The last remaining fugitive in a federal visa fraud case was arrested last week in San Francisco, California. Juan Tang, a former visiting researcher at University of California-Davis, was one of four Chinese nationals charged by the Federal Bureau of Investigation (FBI) with visa fraud and hiding ties to the Chinese military.
The Sacramento Bee reported that Tang was arrested after leaving the Chinese consulate to seek medical care. The FBI questioned her in June and later left for the Chinese consulate, where she remained for a month. She was unaware that she was charged with visa fraud until two weeks ago, the Bee reported. FBI agents informed consular officials that she had a warrant out for her arrest. Last week, she left in a consular vehicle, which the FBI tailed to a medical office. She was arrested by FBI agents after her appointment was over.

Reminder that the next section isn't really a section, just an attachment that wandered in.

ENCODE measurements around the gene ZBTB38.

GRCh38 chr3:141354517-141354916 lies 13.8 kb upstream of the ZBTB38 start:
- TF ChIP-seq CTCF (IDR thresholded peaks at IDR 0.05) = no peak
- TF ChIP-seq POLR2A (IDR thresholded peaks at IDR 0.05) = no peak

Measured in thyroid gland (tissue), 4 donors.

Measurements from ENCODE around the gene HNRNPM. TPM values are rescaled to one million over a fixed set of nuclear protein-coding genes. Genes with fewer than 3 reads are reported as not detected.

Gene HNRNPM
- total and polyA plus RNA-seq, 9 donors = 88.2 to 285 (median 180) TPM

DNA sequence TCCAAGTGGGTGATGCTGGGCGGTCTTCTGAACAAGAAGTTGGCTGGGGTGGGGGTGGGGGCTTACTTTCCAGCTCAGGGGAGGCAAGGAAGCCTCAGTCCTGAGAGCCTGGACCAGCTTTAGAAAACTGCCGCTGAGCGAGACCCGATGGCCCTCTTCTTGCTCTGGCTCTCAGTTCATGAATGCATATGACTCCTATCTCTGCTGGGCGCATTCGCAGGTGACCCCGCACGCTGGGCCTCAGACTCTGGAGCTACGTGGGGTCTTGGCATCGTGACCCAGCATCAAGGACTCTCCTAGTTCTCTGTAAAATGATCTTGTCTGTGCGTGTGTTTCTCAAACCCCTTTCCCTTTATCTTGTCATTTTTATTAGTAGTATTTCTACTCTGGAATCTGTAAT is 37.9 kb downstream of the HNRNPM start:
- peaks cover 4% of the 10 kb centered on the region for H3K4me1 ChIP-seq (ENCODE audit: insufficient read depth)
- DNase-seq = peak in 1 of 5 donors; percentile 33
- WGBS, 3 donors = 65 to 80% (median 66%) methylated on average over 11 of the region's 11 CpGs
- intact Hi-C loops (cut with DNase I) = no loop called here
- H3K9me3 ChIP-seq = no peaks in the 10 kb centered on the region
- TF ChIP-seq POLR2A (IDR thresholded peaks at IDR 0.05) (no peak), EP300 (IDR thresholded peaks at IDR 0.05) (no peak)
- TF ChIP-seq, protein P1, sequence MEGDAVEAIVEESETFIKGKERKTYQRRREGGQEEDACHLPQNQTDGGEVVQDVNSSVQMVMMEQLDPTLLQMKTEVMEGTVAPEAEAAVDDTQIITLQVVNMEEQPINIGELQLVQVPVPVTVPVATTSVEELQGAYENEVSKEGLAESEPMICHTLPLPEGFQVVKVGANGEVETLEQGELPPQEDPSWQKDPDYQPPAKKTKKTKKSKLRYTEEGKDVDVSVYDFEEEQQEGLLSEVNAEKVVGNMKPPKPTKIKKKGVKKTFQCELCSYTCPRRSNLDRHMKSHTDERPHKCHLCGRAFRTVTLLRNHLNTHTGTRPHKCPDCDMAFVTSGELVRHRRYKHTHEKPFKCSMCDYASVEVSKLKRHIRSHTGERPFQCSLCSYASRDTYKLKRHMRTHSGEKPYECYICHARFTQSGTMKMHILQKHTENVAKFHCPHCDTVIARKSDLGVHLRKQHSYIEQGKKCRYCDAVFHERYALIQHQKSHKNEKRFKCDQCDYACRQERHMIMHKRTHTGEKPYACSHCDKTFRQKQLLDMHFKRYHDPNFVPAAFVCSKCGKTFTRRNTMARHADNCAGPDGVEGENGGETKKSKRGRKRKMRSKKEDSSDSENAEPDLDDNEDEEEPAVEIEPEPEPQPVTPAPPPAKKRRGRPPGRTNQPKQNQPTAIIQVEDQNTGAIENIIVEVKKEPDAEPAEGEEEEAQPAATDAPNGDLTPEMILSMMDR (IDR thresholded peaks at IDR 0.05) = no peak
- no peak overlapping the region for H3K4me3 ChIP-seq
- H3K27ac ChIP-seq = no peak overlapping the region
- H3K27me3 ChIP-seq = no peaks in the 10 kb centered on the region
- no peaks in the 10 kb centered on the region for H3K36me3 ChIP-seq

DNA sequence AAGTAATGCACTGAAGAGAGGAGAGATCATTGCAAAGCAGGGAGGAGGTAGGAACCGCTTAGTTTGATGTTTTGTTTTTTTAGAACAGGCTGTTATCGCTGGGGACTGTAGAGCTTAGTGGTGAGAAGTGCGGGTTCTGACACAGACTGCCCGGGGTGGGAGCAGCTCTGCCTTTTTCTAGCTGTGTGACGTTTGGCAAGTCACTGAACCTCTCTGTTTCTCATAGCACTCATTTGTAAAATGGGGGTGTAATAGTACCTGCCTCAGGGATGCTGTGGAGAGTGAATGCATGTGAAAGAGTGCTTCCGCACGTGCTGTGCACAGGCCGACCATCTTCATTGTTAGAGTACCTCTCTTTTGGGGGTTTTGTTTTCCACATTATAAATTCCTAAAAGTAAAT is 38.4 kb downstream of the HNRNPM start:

Federal authorities claimed that she lied on her visa application when she said she had no ties to the Chinese military and said that she was seeking to conduct cancer research for a year at UC-Davis. But the FBI accused Tang of being an active Chinese military servicemember and potentially spying on U.S. secrets. The government pointed to photographs of her in a military uniform, to which her lawyer said that she was a civilian and wore a uniform as a part of her studies at a military-affiliated university.
Three other Chinese nationals have been arrested in the case and are facing prison time for lying on a visa application.
This is one of several actions that the Trump administration has undertaken to counter Chinese influence. U.S. corporations and national security organizations have warned Americans for years about Chinese espionage and theft of American intellectual property and secrets related to technology and research. The Trump administration also waged a trade war against China over the same issue, while trying to gain more level trading terms for U.S. farmers and manufacturers.